Republicans are attempting to pass the AHCA through a process called “reconciliation.” This process, created by the Congressional Budget Act of 1974, allows the Senate to pass certain bills relating to the federal budget with just a simple majority. There is no need to get 60 votes (and, in this case, some Democratic support) as there is for other legislation.

There are a variety of complex rules governing what matters may and may not be considered through reconciliation.

One of those is that reconciliation must be conducted pursuant to reconciliation instructions passed by both chambers of Congress. That happened earlier this year: Congress sent reconciliation instructions to two Senate committees (Finance; and Health, Education, Labor and Pensions) that were designed to allow those committees to write bills making changes to healthcare policy.

The problem, as the Committee for a Responsible Federal Budget explains, is that Congress’ own healthcare is governed by the Senate Homeland Security and Government Affairs Committee, and that committee was not sent any reconciliation instructions.

Therefore, if a reconciliation bill makes changes to the way Congress gets its healthcare, it might become subject to a 60-vote threshold, because it addresses a matter that is supposed to be the purview of a committee that doesn’t get to participate in reconciliation this year.

Why would the AHCA need to touch Congress’ healthcare in the first place? Because Obamacare included, at Republican urging, a provision requiring members of Congress and their staffs to buy insurance through the Obamacare exchanges.

That Republicans are in this position at all reflects how rushed and ad-hoc their healthcare policy making process has been. They set about passing reconciliation instructions right after taking office because they hoped to repeal Obamacare very quickly. Since they didn’t know what their eventual repeal strategy would be, they didn’t know which committees would ultimately need reconciliation instructions, and now it’s too late for them to change which ones have them. Here’s why Congress exempted itself from the Obamacare replacement bill – AOL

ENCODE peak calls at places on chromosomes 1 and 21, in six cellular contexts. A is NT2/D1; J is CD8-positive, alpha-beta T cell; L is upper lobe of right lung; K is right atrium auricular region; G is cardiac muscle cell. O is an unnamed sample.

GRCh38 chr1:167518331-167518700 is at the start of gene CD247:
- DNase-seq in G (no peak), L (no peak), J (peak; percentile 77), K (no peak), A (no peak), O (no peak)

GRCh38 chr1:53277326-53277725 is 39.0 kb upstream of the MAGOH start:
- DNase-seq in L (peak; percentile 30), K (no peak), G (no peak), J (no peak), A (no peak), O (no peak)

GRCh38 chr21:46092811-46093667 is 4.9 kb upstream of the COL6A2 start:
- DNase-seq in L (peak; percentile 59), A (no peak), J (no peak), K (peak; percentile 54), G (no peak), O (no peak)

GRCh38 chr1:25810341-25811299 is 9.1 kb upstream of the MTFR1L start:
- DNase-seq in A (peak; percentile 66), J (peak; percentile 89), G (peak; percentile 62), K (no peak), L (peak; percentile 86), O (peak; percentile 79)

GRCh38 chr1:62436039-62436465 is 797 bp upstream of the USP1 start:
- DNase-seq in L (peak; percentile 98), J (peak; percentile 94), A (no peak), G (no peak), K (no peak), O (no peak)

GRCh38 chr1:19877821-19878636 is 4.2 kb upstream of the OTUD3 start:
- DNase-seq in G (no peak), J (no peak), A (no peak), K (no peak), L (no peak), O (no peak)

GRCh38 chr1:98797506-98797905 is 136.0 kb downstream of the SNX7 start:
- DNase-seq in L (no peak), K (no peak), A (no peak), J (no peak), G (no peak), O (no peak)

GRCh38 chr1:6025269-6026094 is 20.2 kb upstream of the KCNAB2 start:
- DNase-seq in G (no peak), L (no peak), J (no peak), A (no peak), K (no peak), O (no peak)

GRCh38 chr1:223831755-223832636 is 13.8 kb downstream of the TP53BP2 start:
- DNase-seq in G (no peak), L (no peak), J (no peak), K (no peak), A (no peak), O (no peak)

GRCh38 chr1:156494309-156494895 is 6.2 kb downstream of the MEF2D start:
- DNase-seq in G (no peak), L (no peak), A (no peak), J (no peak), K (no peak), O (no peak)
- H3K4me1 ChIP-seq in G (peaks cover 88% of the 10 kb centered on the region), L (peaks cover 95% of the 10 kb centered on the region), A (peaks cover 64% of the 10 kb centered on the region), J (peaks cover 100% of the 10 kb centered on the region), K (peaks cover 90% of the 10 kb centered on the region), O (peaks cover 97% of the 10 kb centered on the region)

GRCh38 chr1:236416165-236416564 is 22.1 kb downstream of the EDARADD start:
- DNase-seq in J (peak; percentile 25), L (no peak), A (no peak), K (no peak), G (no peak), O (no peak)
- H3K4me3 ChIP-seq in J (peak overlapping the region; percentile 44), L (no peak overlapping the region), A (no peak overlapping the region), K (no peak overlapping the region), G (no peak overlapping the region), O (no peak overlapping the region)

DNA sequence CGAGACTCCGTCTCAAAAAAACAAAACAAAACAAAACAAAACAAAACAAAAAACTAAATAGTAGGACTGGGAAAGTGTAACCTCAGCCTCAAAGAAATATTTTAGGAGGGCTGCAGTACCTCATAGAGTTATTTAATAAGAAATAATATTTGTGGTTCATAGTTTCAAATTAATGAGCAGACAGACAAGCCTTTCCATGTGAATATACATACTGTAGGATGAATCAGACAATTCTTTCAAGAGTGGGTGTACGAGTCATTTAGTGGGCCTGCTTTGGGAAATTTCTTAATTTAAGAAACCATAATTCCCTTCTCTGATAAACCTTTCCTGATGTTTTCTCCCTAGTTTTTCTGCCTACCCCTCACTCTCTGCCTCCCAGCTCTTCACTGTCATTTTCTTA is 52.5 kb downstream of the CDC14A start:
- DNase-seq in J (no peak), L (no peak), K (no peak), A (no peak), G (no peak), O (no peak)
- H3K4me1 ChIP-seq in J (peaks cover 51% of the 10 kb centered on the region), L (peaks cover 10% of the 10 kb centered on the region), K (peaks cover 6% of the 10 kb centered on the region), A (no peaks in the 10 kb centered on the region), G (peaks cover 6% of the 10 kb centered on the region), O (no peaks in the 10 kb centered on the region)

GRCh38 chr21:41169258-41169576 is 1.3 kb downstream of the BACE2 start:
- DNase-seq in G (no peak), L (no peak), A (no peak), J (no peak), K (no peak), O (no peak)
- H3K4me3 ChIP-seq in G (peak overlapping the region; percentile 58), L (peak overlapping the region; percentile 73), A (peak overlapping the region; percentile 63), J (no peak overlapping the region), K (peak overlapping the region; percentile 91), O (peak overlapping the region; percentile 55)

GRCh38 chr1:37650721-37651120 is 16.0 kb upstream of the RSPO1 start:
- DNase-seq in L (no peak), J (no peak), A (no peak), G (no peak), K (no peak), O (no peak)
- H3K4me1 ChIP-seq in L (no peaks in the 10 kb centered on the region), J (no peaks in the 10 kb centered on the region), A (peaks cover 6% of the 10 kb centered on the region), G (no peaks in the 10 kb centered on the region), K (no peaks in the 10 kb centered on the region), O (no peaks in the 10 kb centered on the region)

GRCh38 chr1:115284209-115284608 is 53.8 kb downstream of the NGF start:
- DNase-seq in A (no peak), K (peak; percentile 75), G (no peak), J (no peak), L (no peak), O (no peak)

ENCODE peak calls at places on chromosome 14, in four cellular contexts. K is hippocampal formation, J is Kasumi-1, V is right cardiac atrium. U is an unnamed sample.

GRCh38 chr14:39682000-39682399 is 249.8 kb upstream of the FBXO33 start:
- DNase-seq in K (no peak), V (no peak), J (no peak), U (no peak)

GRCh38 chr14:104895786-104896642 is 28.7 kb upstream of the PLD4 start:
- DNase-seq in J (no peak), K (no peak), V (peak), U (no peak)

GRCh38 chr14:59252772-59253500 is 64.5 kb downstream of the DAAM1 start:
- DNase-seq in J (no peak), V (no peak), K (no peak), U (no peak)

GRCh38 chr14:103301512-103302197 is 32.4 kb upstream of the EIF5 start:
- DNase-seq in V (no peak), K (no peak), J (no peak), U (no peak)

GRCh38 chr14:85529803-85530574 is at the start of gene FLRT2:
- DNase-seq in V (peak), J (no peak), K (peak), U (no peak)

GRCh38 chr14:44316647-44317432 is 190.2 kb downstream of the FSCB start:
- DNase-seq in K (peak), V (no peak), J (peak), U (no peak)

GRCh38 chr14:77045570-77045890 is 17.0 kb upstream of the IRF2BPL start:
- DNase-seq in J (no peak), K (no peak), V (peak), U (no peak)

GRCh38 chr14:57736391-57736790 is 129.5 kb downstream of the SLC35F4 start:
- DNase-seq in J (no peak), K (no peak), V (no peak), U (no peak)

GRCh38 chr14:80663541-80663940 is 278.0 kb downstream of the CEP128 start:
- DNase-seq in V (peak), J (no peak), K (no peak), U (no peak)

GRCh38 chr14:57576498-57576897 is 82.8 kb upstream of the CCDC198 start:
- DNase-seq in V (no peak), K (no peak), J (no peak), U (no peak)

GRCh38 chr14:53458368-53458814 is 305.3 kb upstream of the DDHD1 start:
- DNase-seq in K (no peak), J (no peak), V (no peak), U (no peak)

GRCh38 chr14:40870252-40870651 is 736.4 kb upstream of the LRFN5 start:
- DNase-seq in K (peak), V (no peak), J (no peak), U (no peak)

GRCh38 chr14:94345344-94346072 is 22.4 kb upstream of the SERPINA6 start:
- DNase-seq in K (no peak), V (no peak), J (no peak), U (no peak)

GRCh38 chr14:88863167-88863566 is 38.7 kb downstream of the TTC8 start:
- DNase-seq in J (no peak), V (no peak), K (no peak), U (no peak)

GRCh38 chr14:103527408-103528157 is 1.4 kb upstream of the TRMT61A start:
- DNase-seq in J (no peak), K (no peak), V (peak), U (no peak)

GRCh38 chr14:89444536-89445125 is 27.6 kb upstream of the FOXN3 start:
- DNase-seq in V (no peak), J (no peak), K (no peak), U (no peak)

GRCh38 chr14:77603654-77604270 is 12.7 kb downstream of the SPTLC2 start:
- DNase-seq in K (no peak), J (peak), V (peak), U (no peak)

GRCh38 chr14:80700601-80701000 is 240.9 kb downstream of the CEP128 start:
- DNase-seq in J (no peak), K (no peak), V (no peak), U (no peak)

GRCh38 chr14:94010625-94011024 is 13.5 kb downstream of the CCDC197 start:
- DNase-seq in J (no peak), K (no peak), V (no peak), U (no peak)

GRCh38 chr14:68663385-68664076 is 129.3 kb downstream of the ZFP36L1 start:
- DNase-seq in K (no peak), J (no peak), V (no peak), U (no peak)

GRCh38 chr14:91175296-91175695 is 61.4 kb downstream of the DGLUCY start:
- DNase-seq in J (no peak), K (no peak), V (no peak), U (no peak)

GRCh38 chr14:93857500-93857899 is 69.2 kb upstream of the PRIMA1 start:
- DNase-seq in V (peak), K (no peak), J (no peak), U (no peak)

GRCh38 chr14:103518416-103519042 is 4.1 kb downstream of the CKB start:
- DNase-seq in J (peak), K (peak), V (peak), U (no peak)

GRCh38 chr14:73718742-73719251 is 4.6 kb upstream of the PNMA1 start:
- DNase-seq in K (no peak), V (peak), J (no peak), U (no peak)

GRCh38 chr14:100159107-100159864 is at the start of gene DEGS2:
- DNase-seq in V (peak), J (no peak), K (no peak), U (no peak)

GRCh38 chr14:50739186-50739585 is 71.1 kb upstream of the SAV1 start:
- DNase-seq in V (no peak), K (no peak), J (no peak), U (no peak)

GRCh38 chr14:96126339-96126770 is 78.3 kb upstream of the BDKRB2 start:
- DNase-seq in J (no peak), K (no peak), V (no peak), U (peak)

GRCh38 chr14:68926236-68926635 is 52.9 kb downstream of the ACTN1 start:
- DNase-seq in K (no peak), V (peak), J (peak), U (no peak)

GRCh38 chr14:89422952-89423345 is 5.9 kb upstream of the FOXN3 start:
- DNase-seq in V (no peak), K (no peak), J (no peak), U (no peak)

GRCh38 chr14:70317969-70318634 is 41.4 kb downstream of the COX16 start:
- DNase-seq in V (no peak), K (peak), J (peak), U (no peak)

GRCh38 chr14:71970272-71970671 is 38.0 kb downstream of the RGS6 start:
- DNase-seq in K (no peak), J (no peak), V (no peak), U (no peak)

Maybe if healthcare wasn’t so expensive and we didn’t live in a sue-happy society where doctors pay fortunes in liability insurance then premiums wouldn’t be so high. They never should have touched healthcare in the first place and just have something for the people that don’t have healthcare. The reason Obama did it was to gain control over the population with all these strict rules that affect everyone with government control and regulations over us  and now It’s rolled over to the republican side and we have the American Health Care Act. There’s a good chance it won’t pass in the senate. We’ll just have to see how things play out. In the meantime something has to be done or else Obamacare runs out in about one or two years. At least this is a start.

The opinions expressed in this commentary are solely those of the author and are not not necessarily either shared or endorsed by iPatriot.com.

Jim Clayton

I am a retired retail sales person who is also a writer. I have a degree in English and have written for many local publications in my area. I now write for the Conservative Daily News site and have my own website called jaycee's Commentaries I send out to various people across the country.I review shows and movies and wrote about current politics.

 

Join the conversation!

We have no tolerance for comments containing violence, racism, vulgarity, profanity, all caps, or discourteous behavior. Thank you for partnering with us to maintain a courteous and useful public environment where we can engage in reasonable discourse.

CONTACT US

Need help, have a question, or a comment? Send us an email and we'll get back to you as soon as possible.

Sending

Log in with your credentials

or    

Forgot your details?

Create Account

Send this to a friend